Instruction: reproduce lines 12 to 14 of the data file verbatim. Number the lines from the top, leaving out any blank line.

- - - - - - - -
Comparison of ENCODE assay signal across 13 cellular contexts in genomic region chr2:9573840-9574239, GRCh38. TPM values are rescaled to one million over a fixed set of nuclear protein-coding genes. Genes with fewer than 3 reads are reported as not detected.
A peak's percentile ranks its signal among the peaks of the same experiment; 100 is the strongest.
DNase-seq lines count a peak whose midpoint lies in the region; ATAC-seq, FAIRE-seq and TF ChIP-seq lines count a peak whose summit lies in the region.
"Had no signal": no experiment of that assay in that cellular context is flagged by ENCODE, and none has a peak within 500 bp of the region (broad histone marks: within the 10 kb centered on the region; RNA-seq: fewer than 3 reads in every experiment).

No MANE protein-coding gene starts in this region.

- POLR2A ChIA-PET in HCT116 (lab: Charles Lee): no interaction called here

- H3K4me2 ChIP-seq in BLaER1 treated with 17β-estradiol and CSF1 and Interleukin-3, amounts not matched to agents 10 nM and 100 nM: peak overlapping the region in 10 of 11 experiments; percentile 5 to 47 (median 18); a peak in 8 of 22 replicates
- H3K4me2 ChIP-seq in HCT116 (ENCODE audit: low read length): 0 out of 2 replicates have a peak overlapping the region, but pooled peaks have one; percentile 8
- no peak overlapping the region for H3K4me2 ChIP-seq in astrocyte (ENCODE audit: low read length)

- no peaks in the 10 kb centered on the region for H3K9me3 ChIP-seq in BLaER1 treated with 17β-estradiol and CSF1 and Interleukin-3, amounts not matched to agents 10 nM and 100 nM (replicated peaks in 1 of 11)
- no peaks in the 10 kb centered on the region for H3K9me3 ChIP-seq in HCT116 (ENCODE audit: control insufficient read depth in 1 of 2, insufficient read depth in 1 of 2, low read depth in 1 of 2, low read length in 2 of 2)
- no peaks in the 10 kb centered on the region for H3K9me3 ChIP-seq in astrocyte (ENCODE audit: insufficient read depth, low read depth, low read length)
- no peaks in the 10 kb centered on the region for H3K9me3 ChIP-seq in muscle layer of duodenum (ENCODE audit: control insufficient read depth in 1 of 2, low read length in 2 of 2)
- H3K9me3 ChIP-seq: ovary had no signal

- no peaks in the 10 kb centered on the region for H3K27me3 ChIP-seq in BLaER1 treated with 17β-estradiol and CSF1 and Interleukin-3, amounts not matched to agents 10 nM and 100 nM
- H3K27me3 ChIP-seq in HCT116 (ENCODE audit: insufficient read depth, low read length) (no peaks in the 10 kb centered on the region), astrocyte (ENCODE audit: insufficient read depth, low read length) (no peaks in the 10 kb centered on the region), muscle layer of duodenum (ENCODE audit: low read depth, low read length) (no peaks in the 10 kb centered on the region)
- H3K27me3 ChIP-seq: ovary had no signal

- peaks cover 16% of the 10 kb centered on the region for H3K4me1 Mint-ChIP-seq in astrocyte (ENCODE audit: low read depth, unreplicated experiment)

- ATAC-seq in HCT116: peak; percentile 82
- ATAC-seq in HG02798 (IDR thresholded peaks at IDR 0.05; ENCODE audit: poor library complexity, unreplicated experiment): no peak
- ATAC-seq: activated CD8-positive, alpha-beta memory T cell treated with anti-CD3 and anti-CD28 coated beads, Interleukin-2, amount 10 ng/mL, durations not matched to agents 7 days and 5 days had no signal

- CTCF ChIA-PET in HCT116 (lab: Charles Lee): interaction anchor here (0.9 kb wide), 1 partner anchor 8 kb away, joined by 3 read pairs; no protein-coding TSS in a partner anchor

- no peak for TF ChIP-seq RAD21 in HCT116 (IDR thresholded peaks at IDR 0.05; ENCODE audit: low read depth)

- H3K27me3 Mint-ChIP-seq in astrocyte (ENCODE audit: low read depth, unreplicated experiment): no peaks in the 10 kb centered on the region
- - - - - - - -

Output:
- no peaks in the 10 kb centered on the region for H3K9me3 ChIP-seq in astrocyte (ENCODE audit: insufficient read depth, low read depth, low read length)
- no peaks in the 10 kb centered on the region for H3K9me3 ChIP-seq in muscle layer of duodenum (ENCODE audit: control insufficient read depth in 1 of 2, low read length in 2 of 2)
- H3K9me3 ChIP-seq: ovary had no signal